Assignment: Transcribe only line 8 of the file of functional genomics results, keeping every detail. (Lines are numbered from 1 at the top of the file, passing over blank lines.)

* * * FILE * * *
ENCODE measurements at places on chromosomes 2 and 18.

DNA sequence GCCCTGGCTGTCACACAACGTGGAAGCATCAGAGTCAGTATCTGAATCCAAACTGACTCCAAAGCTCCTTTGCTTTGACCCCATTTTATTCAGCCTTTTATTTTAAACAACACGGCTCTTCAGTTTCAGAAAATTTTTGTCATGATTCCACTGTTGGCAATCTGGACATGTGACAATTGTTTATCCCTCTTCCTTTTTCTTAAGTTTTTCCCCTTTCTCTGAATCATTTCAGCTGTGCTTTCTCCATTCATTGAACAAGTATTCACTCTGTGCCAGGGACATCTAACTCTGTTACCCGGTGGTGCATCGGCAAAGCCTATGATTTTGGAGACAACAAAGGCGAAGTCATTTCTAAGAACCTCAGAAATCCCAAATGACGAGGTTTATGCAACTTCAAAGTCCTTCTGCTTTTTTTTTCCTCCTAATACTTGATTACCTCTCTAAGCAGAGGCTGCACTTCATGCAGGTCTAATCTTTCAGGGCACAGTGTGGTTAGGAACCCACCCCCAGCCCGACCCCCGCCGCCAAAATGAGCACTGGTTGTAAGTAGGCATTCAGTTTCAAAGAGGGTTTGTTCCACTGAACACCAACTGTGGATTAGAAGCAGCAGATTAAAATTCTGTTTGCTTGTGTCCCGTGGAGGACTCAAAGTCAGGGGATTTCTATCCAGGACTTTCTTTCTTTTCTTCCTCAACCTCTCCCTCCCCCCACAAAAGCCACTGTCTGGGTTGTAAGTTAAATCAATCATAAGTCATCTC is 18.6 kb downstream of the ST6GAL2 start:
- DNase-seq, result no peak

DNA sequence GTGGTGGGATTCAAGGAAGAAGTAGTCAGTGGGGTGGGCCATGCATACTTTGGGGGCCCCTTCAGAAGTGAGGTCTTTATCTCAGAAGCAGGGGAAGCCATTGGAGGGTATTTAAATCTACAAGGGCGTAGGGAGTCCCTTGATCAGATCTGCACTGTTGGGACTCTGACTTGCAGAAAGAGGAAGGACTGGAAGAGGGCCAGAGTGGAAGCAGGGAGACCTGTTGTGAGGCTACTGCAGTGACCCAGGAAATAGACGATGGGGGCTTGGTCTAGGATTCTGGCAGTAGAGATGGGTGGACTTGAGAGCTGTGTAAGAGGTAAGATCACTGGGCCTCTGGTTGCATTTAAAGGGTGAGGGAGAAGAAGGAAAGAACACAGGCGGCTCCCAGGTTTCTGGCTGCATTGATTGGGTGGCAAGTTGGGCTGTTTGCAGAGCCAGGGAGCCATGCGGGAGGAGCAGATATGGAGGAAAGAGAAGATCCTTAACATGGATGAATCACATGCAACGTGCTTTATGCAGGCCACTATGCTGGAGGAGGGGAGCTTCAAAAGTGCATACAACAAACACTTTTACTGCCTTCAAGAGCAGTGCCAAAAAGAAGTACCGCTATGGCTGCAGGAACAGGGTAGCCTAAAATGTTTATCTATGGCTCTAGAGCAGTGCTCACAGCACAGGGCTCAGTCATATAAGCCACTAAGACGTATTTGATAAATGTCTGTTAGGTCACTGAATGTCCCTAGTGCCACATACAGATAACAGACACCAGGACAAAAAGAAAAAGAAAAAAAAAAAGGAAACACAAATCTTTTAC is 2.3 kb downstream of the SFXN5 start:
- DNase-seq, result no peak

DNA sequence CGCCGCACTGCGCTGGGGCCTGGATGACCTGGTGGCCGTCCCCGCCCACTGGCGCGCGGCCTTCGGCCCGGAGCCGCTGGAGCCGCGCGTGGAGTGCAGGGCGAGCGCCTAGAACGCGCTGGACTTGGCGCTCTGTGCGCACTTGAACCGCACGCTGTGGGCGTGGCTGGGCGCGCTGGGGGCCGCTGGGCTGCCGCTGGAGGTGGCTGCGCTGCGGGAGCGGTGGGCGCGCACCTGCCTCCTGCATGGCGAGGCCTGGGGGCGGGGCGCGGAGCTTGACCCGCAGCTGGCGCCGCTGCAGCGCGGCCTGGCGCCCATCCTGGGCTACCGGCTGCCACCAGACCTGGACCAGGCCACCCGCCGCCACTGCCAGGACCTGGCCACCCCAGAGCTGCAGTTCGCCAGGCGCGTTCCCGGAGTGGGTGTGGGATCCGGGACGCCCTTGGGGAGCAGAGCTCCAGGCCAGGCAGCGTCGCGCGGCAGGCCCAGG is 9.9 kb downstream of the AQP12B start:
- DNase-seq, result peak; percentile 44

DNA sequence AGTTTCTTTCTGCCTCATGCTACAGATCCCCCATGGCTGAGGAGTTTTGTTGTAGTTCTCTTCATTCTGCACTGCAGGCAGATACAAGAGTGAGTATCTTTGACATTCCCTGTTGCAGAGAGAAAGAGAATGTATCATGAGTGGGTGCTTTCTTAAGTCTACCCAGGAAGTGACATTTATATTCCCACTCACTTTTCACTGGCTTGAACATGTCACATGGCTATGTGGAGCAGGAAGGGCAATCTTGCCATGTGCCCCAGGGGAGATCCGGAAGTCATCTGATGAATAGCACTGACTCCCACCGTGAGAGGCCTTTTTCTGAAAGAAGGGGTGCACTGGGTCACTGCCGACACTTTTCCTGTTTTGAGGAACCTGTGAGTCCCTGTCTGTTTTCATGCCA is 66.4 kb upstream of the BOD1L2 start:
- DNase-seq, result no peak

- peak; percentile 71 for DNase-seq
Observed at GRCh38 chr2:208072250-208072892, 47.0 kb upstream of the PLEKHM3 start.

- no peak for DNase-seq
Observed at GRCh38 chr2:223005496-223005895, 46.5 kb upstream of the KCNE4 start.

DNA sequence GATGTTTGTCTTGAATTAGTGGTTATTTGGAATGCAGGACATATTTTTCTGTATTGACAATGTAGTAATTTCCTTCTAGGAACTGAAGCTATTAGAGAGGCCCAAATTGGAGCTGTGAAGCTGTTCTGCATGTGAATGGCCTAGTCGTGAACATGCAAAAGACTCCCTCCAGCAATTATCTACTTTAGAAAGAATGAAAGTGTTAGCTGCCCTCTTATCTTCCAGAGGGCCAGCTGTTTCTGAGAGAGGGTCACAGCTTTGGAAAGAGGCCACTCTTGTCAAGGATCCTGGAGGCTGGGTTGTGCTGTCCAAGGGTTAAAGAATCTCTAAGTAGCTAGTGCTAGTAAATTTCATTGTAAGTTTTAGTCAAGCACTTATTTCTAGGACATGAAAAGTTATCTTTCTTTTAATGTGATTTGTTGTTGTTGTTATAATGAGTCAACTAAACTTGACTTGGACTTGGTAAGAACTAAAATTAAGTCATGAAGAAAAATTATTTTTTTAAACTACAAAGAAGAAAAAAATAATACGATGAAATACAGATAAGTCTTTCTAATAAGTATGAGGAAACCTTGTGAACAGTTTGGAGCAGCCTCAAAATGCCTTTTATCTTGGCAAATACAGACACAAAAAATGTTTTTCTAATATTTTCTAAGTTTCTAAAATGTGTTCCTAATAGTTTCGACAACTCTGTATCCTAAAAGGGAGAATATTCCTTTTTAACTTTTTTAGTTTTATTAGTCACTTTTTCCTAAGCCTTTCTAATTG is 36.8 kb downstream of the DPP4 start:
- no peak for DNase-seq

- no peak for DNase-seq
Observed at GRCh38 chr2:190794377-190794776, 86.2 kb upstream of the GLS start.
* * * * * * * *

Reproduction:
DNA sequence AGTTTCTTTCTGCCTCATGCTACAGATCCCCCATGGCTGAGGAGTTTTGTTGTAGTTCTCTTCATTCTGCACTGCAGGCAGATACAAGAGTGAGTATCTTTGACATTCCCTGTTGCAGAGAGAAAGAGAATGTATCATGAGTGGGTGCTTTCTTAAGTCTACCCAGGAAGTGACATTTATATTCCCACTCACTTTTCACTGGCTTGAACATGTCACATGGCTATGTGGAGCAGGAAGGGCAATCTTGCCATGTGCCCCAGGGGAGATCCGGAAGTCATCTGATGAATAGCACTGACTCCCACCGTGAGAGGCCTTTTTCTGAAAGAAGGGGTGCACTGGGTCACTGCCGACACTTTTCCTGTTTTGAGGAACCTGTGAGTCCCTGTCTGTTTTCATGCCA is 66.4 kb upstream of the BOD1L2 start: